The Fed Has Done Its Part, Now It's Congress's Turn

You've got to give Ben Bernanke an A for effort.

After months of signaling, the Federal Reserve pulled two guns out of its arsenal today: committing to a new, open-ended round of bond buying that will continue until the economy shows signs of improving, and promising to keep interest rates low through at least mid-2015.

In other words, the Fed will step on the gas for as long as it takes to jump- start the economic recovery.

That's already set tails wagging, given we're less than two months from a presidential election in which the economy is expected to be the deciding factor. But no matter to Bernanke -- Mitt Romney, the Republican presidential nominee, has already said he won't reappoint the Republican central banker to another term.

Still, it's unclear how quickly -- or even to what degree -- the Fed's move will have an impact.

On Thursday, the Fed said it would buy $40 billion of mortgage debt a month until the economy improves -- an important distinction from previous efforts since it means the Fed will stay in the game for an indefinite period of time. When combined with Operation Twist -- in which the Fed swaps short-term bonds for longer-term securities -- the central bank will pump about $85 billion into the economy each month through year-end.

The actions "should put downward pressure on longer-term interest rates, support mortgage markets, and help to make broader financial conditions more accommodative," the Fed said in its statement. Bernanke's belief is that flooding the market with cheap credit will incentivize consumers to spend and businesses to invest and hire.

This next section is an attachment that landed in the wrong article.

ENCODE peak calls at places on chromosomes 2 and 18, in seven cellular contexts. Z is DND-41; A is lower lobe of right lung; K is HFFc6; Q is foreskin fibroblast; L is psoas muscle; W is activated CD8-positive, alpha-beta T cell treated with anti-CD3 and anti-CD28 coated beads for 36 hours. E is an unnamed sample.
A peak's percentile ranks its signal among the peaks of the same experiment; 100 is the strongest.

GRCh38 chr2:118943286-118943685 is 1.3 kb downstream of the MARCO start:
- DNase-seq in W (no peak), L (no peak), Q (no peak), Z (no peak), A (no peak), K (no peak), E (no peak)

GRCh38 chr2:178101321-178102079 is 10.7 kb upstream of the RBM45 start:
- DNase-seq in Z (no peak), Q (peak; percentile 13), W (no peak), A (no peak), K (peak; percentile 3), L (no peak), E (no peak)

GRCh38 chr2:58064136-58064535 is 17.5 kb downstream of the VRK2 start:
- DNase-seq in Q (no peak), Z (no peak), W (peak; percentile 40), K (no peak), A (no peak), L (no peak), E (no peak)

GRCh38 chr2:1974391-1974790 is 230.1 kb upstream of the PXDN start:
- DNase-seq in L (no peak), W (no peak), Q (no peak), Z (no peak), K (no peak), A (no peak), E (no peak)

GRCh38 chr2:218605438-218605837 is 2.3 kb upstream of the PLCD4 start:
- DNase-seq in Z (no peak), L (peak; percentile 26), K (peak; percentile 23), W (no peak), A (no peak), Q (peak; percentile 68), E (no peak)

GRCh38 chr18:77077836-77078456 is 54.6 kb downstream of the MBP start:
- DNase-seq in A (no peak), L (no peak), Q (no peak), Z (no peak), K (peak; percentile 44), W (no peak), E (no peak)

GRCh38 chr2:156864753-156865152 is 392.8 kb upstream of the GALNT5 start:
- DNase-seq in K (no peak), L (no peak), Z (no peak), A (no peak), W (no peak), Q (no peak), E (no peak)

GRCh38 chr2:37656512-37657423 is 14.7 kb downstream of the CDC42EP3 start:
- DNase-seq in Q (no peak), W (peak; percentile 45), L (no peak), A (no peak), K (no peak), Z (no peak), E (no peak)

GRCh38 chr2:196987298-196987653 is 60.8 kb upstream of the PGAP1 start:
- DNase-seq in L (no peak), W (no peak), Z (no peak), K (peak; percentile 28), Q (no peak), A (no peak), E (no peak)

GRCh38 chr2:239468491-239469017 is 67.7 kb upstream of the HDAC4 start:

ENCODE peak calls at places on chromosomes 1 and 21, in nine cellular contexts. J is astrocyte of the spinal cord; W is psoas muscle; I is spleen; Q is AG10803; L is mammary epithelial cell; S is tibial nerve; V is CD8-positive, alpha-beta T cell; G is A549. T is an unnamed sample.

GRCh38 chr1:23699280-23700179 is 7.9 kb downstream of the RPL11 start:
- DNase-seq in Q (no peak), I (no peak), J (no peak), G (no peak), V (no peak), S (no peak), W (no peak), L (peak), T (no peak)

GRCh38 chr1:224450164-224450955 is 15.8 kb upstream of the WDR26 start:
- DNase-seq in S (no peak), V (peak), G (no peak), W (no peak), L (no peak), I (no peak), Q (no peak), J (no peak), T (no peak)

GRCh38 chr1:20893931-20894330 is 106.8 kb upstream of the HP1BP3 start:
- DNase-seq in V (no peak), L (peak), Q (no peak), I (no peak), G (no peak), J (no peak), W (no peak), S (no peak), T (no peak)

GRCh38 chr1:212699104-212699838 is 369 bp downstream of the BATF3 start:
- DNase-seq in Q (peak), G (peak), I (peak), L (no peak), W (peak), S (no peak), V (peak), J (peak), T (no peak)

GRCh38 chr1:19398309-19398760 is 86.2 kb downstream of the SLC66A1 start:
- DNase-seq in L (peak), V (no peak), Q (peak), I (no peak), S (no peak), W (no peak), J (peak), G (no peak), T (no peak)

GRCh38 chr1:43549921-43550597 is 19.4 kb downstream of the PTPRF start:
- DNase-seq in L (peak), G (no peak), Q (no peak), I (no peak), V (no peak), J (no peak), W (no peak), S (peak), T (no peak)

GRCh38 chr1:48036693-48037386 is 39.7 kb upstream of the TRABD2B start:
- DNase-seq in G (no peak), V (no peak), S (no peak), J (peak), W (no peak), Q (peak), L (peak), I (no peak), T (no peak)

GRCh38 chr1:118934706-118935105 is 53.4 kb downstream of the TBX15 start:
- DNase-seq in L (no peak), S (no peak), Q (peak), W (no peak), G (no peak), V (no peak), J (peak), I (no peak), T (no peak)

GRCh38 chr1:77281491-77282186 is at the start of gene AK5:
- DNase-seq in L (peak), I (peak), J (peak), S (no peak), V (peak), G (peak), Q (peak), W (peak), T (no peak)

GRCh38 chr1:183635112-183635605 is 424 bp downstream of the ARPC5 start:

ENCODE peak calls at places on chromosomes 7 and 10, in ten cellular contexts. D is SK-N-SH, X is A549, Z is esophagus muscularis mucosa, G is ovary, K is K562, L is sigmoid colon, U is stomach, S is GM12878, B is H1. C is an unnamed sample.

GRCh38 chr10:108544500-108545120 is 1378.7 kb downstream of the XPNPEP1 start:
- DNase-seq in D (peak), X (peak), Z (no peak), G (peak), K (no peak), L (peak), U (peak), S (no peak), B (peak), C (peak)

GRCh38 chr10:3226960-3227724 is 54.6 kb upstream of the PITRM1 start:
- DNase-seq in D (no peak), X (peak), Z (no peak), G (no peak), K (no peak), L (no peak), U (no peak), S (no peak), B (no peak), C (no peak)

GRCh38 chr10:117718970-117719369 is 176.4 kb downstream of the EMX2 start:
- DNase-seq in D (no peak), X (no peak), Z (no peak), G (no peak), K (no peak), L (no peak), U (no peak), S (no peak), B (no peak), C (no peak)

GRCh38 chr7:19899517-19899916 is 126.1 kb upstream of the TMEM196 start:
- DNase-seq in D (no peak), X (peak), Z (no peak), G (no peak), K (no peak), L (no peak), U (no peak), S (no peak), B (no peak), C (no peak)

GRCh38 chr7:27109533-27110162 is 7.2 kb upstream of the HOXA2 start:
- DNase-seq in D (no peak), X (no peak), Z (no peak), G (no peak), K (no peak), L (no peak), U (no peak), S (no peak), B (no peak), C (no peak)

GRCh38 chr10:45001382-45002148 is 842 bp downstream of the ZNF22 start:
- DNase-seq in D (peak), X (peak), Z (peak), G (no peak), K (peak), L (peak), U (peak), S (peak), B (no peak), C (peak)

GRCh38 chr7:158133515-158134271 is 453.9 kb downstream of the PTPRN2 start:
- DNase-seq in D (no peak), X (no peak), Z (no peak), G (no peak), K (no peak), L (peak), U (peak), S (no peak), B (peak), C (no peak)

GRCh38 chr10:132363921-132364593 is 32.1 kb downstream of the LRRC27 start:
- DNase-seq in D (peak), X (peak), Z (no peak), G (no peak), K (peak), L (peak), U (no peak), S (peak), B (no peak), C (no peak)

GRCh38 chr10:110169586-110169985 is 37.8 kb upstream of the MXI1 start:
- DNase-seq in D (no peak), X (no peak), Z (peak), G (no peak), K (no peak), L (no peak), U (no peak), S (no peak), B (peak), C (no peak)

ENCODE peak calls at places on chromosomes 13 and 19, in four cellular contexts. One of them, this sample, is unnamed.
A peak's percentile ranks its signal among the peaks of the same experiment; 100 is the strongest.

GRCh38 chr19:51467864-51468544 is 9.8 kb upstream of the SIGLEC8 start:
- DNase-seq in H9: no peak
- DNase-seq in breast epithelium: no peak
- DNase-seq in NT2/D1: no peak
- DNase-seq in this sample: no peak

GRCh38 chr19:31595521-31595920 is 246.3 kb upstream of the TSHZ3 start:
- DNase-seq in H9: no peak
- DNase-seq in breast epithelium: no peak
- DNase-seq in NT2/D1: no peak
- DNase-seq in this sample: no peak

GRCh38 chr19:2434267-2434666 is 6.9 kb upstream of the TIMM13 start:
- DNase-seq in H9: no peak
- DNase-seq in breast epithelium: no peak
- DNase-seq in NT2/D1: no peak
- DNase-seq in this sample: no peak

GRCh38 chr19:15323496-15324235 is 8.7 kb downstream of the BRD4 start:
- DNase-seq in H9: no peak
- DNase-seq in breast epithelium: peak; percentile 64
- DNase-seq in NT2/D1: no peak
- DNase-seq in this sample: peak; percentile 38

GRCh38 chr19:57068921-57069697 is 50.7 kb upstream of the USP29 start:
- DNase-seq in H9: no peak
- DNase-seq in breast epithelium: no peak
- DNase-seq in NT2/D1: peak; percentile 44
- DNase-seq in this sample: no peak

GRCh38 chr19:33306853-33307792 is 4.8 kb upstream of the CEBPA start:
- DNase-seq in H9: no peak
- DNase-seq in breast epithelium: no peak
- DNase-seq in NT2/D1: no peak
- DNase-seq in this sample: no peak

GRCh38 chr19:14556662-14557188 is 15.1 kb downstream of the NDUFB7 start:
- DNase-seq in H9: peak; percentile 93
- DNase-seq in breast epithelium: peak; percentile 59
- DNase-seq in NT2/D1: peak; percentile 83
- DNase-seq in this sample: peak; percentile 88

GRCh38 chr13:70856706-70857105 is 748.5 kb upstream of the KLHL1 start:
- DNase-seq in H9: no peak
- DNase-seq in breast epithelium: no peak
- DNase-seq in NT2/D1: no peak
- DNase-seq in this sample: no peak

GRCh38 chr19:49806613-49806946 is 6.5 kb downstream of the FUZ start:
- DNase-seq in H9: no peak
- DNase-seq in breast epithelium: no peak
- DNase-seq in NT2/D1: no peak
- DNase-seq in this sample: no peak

Yet Bernanke himself has said monetary policy can only do so much, a position with which many economists agree. Interest rates, including mortgage rates, are already incredibly low, yet consumers and businesses remain reluctant to spend. One reason is that consumers are still trying to deleverage from the heady pre- financial-crisis days and aren't keen to load up on debt, no matter how cheap it may be to finance a house, a car or other big-ticket item. Businesses are sitting on huge sums of cash as they worry about demand and the inability of policymakers to deal with the very real fiscal problems threatening to  throw the economy back into recession.

The Fed's statement makes clear how far the economy still has to go, citing sluggish job growth, an "elevated" unemployment rate and a slowdown in business investment. By making its bond purchases open-ended, the Fed is sending a message to the market that it will be there as long as necessary, a commitment that helped send stocks higher after the announcement. But the overall impact, while helpful, is unlikely to solve the economy's broader woes.

The answer to that riddle lies with Congress, which needs to enact some type of short-term stimulus to give consumers confidence to spend while dealing with the fiscal problems that threaten to inflict huge pain on the U.S. in the long- run. Today's move shows Bernanke is willing to do what it takes to get the economy moving, but he can only do so much. Like it or not, true economic salvation rests with Congress.

(Deborah Solomon is a member of the Bloomberg View editorial board. Follow her on Twitter.)

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